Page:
The sect have in a video published on Twitter on Sunday, shown a camouflage-clad Boko Haram fighter addressing Nigerian President Muhammadu Buhari in front of about 50 of the girls, all stony-faced and clad in long robes and hijabs.
At some point in the video, the fighter interviews a girl named Maida—identified as one of the 276 students abducted from Chibok school in Northern Nigeria two years ago—who claims five of her schoolmates were killed in airstrikes and asks the government to negotiate the release of those still held captive.
“Some of the girls are crippled, some are terribly sick and some of them, as I had said, died during bombardment by the Nigerian military,” the fighter said in Hausa language.
He also repeated the insurgency’s call for a prisoner swap: asking the government to release Boko Haram militants jailed in Lagos, Abuja and the northeastern provincial capital of Maiduguri.
“If our members in detention are not freed, let the government and parents of the Chibok girls know that they will never find these girls again,” he said.
However, the Defence Headquarters have in a statement released by its Director of Information, Brigadier-General Abubakar Rabe, refuted Boko Haram’s claim, saying that while it was still studying the video to ascertain its veracity, it was improbable that its airstrikes could have killed innocent citizens since the defence forces took extra care to protect civilian population in the theatre of war.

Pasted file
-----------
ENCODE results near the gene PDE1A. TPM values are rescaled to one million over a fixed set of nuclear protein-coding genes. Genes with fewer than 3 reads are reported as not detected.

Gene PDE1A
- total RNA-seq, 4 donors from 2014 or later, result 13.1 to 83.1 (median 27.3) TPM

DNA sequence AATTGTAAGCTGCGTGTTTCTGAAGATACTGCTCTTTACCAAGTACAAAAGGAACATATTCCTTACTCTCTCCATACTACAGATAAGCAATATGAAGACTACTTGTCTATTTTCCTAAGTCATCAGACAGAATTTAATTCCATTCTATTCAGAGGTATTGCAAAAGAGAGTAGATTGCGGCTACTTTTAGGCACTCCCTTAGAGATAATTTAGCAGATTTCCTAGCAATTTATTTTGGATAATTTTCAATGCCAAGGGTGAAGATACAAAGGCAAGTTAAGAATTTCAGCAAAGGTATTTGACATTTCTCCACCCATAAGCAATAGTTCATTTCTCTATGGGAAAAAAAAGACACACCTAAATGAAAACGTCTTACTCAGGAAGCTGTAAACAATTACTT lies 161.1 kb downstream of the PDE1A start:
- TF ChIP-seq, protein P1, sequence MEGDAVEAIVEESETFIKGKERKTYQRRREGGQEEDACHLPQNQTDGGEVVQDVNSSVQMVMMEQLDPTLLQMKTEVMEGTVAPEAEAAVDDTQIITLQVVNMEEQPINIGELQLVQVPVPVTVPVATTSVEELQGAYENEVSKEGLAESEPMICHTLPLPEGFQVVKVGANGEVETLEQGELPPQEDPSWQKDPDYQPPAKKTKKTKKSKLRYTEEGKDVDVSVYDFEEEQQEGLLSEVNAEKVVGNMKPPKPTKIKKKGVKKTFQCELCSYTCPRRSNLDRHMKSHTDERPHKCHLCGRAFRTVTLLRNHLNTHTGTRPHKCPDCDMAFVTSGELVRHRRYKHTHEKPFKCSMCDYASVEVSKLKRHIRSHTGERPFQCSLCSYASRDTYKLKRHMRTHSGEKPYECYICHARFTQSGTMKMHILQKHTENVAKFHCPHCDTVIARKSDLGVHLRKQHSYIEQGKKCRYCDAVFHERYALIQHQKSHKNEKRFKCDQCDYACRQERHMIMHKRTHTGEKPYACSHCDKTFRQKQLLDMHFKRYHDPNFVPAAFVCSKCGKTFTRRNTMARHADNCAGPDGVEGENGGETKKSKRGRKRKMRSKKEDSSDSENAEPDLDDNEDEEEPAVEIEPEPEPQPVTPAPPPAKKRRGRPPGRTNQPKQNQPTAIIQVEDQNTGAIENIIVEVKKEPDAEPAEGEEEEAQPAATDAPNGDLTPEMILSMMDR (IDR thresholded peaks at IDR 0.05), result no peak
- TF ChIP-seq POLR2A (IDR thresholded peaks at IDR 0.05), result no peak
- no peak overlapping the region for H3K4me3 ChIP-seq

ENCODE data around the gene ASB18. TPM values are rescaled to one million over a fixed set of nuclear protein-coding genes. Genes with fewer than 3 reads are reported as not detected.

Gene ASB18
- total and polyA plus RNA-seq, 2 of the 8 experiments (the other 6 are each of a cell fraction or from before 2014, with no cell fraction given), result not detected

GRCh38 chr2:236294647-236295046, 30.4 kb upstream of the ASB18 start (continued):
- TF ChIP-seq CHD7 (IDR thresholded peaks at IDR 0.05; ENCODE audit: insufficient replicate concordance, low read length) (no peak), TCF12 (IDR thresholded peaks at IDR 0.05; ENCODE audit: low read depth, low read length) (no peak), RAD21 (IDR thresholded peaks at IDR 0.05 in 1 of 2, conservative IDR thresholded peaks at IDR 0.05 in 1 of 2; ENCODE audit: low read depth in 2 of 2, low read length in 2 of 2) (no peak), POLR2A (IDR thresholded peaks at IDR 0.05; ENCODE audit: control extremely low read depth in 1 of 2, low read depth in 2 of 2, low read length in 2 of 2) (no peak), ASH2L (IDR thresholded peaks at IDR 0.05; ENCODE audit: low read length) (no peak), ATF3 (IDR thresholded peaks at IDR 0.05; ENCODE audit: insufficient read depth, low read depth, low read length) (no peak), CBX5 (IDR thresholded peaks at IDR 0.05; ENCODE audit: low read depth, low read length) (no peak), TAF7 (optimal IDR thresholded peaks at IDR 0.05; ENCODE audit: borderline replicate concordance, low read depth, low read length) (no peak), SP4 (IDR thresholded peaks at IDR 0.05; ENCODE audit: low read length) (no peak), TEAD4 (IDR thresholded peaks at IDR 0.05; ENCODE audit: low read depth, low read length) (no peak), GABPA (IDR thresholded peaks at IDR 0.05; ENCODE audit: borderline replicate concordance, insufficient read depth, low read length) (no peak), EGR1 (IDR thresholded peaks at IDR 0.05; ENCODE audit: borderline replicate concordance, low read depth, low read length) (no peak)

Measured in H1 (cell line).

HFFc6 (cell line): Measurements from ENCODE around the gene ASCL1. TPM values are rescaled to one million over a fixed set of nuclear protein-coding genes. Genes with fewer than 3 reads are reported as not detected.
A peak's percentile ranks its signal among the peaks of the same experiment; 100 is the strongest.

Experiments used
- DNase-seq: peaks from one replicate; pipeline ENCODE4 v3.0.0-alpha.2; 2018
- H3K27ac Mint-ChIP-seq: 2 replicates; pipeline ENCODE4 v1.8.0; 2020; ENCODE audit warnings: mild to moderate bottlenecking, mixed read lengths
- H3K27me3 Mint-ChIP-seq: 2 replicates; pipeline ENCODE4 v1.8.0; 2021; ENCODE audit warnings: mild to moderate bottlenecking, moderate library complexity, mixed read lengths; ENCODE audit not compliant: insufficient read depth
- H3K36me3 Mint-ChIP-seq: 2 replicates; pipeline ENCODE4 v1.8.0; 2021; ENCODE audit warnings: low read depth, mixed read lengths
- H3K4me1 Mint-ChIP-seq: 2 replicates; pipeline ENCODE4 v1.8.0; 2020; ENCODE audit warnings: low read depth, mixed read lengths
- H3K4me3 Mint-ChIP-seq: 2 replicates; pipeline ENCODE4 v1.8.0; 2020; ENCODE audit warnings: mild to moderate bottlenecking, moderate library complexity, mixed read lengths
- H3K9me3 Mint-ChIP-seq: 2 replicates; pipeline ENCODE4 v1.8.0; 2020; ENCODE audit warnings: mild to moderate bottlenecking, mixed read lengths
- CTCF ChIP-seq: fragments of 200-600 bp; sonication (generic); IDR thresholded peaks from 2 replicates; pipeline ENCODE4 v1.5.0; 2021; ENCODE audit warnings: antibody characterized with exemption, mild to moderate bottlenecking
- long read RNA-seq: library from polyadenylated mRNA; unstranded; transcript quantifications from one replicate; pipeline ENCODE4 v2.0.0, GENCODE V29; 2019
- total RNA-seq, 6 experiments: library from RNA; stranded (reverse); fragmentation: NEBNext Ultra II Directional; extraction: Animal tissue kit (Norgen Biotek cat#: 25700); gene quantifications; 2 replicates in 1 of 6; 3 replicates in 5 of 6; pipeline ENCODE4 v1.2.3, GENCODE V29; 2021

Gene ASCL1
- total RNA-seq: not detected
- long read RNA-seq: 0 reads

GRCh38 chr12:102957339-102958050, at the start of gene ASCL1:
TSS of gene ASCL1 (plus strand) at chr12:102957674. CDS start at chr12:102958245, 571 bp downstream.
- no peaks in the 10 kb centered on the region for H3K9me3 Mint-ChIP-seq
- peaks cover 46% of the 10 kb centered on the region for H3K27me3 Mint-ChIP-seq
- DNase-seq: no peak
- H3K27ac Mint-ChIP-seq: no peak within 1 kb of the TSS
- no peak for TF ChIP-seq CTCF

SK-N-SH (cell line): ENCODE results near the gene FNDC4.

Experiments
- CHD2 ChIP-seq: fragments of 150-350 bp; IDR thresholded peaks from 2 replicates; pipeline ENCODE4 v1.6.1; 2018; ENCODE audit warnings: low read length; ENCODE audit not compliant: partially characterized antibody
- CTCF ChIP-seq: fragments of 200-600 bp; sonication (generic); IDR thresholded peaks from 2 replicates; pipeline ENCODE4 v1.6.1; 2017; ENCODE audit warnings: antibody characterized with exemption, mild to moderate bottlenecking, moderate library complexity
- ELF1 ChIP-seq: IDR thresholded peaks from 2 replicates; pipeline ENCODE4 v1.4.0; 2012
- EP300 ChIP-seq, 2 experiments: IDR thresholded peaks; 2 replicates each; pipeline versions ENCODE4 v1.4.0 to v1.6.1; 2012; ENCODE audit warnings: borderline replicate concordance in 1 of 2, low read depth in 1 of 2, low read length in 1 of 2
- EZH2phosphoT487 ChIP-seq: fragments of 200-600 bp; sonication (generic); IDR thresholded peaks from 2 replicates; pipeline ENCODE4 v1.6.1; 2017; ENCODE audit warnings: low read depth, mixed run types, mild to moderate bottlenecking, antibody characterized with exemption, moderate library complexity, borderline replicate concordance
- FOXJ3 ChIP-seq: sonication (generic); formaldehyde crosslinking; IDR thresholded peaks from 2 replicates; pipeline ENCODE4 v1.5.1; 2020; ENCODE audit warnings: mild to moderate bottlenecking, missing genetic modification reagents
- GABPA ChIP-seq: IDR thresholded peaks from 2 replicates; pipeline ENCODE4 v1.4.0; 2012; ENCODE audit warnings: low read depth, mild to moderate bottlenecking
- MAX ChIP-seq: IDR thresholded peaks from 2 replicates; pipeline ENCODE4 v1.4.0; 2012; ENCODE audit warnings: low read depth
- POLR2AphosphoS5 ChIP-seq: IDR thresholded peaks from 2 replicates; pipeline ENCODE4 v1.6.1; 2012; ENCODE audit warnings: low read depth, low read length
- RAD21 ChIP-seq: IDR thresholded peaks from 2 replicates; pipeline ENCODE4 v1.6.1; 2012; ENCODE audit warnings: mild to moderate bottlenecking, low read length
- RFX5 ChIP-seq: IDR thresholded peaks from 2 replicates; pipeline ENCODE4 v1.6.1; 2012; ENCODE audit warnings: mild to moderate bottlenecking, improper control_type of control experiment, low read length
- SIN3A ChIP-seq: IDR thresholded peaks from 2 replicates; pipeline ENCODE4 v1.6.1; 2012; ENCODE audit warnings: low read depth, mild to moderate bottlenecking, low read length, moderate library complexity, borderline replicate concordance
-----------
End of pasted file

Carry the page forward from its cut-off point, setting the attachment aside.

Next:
“It is extremely difficult and rare to hit innocent people during airstrikes because the operation is done through precision attack on identified and registered targets and locations.
Rabe added that: “The Precision Airstrike is very effective at taking out targeted enemies because it is not a random operation. We are nevertheless studying the video clips to examine if the victims died from other causes rather from the allegation of airstrikes.”
The Federal Government have also reacted to the video saying it was in touch with the Shekau’s faction of the terror group and would do all within its powers to secure the release of the girls.
”We are on top of the situation,” said the Minister of Information and Culture, Lai Mohammed, explaining that the Federal Government was, however, being extremely careful because the negotiations had been compounded by the split in the leadership of Boko Haram.